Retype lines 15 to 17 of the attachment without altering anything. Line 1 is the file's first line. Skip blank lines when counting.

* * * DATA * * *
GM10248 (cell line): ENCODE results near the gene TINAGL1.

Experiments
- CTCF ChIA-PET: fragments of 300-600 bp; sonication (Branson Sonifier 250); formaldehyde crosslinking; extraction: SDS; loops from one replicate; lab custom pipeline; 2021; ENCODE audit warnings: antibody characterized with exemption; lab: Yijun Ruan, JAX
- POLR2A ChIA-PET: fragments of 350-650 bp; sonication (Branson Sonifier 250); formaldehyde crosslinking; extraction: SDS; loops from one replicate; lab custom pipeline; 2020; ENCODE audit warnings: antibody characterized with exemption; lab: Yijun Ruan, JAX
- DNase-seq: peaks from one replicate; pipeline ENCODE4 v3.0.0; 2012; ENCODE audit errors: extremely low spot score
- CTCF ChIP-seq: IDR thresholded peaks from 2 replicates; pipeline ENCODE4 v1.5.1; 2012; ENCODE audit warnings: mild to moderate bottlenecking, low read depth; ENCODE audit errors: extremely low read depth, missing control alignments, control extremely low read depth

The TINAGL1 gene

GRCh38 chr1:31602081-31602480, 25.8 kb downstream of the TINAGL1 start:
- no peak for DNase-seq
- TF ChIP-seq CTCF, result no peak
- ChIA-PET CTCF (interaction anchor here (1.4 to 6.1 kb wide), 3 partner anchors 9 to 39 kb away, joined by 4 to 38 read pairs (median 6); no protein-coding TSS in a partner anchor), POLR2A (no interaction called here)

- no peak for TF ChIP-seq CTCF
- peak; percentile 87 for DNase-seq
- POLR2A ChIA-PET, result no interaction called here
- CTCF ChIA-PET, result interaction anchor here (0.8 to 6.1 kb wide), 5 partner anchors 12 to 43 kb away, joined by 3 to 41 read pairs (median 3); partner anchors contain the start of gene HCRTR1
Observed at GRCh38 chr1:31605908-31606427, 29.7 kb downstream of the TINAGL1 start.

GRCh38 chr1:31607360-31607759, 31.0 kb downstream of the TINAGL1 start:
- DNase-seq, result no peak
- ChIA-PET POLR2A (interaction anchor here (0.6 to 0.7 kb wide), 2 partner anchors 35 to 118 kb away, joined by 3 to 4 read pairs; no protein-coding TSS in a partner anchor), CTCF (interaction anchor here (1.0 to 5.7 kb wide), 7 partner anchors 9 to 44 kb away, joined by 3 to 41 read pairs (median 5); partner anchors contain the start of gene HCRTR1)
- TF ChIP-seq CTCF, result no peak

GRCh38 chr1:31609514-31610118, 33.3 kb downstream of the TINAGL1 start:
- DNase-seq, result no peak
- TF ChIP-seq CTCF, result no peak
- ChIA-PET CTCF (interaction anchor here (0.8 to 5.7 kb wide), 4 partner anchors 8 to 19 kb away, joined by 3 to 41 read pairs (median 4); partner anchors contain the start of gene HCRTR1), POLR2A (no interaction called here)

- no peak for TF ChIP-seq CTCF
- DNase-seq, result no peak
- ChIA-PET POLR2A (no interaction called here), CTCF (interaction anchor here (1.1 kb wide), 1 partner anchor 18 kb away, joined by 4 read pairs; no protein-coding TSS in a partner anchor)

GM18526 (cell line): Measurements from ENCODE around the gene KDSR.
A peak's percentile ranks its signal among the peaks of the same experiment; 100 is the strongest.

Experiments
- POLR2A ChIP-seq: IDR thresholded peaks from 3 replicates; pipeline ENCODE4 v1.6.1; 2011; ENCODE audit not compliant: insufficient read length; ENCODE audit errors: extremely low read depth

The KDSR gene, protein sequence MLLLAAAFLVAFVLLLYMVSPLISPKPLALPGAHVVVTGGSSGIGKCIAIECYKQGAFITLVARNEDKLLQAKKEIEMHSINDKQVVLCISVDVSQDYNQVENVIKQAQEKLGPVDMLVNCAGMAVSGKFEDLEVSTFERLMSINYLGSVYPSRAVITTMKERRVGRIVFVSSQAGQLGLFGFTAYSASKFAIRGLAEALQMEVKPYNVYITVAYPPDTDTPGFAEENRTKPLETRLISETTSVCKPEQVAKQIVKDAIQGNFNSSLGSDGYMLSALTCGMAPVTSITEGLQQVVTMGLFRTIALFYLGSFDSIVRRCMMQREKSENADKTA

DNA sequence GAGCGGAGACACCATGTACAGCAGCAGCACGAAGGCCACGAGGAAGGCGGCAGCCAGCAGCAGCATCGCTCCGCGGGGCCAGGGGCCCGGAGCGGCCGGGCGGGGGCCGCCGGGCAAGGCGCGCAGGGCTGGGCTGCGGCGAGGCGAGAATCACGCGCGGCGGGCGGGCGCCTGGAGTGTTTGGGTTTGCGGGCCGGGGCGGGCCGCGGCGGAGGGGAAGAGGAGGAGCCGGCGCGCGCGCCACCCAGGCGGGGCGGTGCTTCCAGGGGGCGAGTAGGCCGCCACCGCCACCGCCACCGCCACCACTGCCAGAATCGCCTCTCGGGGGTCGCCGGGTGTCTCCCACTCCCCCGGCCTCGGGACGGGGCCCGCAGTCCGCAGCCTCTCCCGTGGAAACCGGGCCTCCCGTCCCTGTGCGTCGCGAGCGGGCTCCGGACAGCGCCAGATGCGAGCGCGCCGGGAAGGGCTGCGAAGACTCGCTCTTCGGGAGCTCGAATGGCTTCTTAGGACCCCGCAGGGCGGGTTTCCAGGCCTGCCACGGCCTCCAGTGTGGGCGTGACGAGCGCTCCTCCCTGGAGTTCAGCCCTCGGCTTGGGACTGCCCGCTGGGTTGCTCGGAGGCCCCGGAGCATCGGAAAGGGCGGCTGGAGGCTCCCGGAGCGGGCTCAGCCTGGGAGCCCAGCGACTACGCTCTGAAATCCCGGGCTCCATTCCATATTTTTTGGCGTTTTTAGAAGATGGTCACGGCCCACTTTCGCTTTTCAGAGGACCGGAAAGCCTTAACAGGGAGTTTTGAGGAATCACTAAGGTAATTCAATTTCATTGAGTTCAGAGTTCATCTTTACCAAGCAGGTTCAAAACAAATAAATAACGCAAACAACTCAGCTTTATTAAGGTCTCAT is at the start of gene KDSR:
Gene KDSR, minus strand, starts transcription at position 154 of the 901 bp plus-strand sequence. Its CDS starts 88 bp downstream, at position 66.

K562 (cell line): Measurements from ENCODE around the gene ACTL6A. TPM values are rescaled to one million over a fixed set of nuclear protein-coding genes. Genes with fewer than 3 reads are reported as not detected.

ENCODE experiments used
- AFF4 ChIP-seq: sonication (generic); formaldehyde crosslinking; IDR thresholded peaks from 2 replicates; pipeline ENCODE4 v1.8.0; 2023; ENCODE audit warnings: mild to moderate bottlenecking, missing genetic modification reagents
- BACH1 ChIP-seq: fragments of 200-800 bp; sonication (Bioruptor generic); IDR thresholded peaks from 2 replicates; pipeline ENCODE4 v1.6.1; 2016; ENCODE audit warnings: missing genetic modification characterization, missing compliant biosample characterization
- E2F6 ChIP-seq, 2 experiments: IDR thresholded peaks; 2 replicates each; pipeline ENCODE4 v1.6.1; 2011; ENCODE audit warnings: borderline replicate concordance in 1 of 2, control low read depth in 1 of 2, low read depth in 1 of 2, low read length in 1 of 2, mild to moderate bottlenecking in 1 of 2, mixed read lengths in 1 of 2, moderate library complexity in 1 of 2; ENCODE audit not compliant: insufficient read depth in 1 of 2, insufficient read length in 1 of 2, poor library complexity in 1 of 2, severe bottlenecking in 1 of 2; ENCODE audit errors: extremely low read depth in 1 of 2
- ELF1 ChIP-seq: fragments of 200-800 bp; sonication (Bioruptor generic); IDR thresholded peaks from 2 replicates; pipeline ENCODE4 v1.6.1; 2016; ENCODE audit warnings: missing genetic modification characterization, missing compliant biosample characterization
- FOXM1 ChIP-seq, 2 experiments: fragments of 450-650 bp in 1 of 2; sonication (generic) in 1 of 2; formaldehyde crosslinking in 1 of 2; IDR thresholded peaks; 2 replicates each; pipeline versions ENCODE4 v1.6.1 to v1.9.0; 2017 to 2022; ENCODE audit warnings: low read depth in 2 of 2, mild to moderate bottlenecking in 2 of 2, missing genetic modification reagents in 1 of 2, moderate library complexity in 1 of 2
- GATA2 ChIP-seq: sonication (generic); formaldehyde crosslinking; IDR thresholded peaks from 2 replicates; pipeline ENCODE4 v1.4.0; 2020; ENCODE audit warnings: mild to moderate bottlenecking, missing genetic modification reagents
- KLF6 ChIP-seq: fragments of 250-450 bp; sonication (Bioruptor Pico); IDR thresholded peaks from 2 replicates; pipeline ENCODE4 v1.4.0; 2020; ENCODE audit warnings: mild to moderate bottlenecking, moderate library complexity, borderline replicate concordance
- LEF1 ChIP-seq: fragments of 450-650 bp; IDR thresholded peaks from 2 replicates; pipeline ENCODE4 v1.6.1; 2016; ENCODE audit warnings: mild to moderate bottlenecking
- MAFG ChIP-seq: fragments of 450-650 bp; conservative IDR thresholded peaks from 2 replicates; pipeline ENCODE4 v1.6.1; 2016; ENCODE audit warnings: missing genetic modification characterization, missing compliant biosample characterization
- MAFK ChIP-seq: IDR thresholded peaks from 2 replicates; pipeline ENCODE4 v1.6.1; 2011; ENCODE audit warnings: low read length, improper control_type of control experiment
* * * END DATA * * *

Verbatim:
- CTCF ChIA-PET, result interaction anchor here (0.8 to 6.1 kb wide), 5 partner anchors 12 to 43 kb away, joined by 3 to 41 read pairs (median 3); partner anchors contain the start of gene HCRTR1
Observed at GRCh38 chr1:31605908-31606427, 29.7 kb downstream of the TINAGL1 start.

GRCh38 chr1:31607360-31607759, 31.0 kb downstream of the TINAGL1 start: